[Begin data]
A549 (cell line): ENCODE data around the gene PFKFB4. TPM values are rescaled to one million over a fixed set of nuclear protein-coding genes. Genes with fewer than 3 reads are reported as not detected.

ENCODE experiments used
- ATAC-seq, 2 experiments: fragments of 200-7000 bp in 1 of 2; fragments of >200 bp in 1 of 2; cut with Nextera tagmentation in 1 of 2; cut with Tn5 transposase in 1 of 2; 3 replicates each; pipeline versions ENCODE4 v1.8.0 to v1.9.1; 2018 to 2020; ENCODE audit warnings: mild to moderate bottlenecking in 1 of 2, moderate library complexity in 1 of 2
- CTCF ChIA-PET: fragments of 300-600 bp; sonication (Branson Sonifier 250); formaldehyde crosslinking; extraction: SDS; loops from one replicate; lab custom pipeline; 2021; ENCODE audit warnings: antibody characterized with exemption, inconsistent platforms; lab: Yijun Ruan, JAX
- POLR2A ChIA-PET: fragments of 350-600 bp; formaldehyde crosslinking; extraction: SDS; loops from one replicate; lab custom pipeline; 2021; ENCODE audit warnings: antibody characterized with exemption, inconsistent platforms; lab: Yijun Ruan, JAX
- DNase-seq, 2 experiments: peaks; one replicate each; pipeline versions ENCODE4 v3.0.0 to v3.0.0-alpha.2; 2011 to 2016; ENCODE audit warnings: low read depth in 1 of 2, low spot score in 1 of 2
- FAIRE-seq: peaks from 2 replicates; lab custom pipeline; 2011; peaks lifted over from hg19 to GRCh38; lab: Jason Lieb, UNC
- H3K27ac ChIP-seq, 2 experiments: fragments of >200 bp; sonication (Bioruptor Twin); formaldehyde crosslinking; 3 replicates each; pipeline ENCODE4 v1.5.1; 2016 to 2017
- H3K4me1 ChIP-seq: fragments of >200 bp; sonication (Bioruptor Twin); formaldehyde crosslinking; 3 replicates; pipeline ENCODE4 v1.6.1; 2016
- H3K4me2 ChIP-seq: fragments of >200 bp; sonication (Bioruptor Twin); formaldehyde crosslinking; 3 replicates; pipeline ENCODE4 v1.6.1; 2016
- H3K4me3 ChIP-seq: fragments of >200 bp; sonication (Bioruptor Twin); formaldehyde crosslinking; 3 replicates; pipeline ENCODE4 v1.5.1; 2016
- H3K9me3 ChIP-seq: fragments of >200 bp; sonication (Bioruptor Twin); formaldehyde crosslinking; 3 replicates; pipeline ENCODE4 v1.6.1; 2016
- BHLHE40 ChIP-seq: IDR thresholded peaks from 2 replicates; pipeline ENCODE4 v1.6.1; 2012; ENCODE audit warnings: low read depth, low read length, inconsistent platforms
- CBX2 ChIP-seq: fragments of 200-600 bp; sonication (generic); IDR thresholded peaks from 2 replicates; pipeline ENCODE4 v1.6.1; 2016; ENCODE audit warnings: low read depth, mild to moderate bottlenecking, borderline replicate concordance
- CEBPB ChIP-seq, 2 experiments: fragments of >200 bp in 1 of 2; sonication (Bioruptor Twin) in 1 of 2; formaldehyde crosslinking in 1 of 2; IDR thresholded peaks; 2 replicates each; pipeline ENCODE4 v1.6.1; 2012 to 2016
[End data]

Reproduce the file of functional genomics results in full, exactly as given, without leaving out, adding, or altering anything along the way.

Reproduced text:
A549 (cell line): ENCODE data around the gene PFKFB4. TPM values are rescaled to one million over a fixed set of nuclear protein-coding genes. Genes with fewer than 3 reads are reported as not detected.

ENCODE experiments used
- ATAC-seq, 2 experiments: fragments of 200-7000 bp in 1 of 2; fragments of >200 bp in 1 of 2; cut with Nextera tagmentation in 1 of 2; cut with Tn5 transposase in 1 of 2; 3 replicates each; pipeline versions ENCODE4 v1.8.0 to v1.9.1; 2018 to 2020; ENCODE audit warnings: mild to moderate bottlenecking in 1 of 2, moderate library complexity in 1 of 2
- CTCF ChIA-PET: fragments of 300-600 bp; sonication (Branson Sonifier 250); formaldehyde crosslinking; extraction: SDS; loops from one replicate; lab custom pipeline; 2021; ENCODE audit warnings: antibody characterized with exemption, inconsistent platforms; lab: Yijun Ruan, JAX
- POLR2A ChIA-PET: fragments of 350-600 bp; formaldehyde crosslinking; extraction: SDS; loops from one replicate; lab custom pipeline; 2021; ENCODE audit warnings: antibody characterized with exemption, inconsistent platforms; lab: Yijun Ruan, JAX
- DNase-seq, 2 experiments: peaks; one replicate each; pipeline versions ENCODE4 v3.0.0 to v3.0.0-alpha.2; 2011 to 2016; ENCODE audit warnings: low read depth in 1 of 2, low spot score in 1 of 2
- FAIRE-seq: peaks from 2 replicates; lab custom pipeline; 2011; peaks lifted over from hg19 to GRCh38; lab: Jason Lieb, UNC
- H3K27ac ChIP-seq, 2 experiments: fragments of >200 bp; sonication (Bioruptor Twin); formaldehyde crosslinking; 3 replicates each; pipeline ENCODE4 v1.5.1; 2016 to 2017
- H3K4me1 ChIP-seq: fragments of >200 bp; sonication (Bioruptor Twin); formaldehyde crosslinking; 3 replicates; pipeline ENCODE4 v1.6.1; 2016
- H3K4me2 ChIP-seq: fragments of >200 bp; sonication (Bioruptor Twin); formaldehyde crosslinking; 3 replicates; pipeline ENCODE4 v1.6.1; 2016
- H3K4me3 ChIP-seq: fragments of >200 bp; sonication (Bioruptor Twin); formaldehyde crosslinking; 3 replicates; pipeline ENCODE4 v1.5.1; 2016
- H3K9me3 ChIP-seq: fragments of >200 bp; sonication (Bioruptor Twin); formaldehyde crosslinking; 3 replicates; pipeline ENCODE4 v1.6.1; 2016
- BHLHE40 ChIP-seq: IDR thresholded peaks from 2 replicates; pipeline ENCODE4 v1.6.1; 2012; ENCODE audit warnings: low read depth, low read length, inconsistent platforms
- CBX2 ChIP-seq: fragments of 200-600 bp; sonication (generic); IDR thresholded peaks from 2 replicates; pipeline ENCODE4 v1.6.1; 2016; ENCODE audit warnings: low read depth, mild to moderate bottlenecking, borderline replicate concordance
- CEBPB ChIP-seq, 2 experiments: fragments of >200 bp in 1 of 2; sonication (Bioruptor Twin) in 1 of 2; formaldehyde crosslinking in 1 of 2; IDR thresholded peaks; 2 replicates each; pipeline ENCODE4 v1.6.1; 2012 to 2016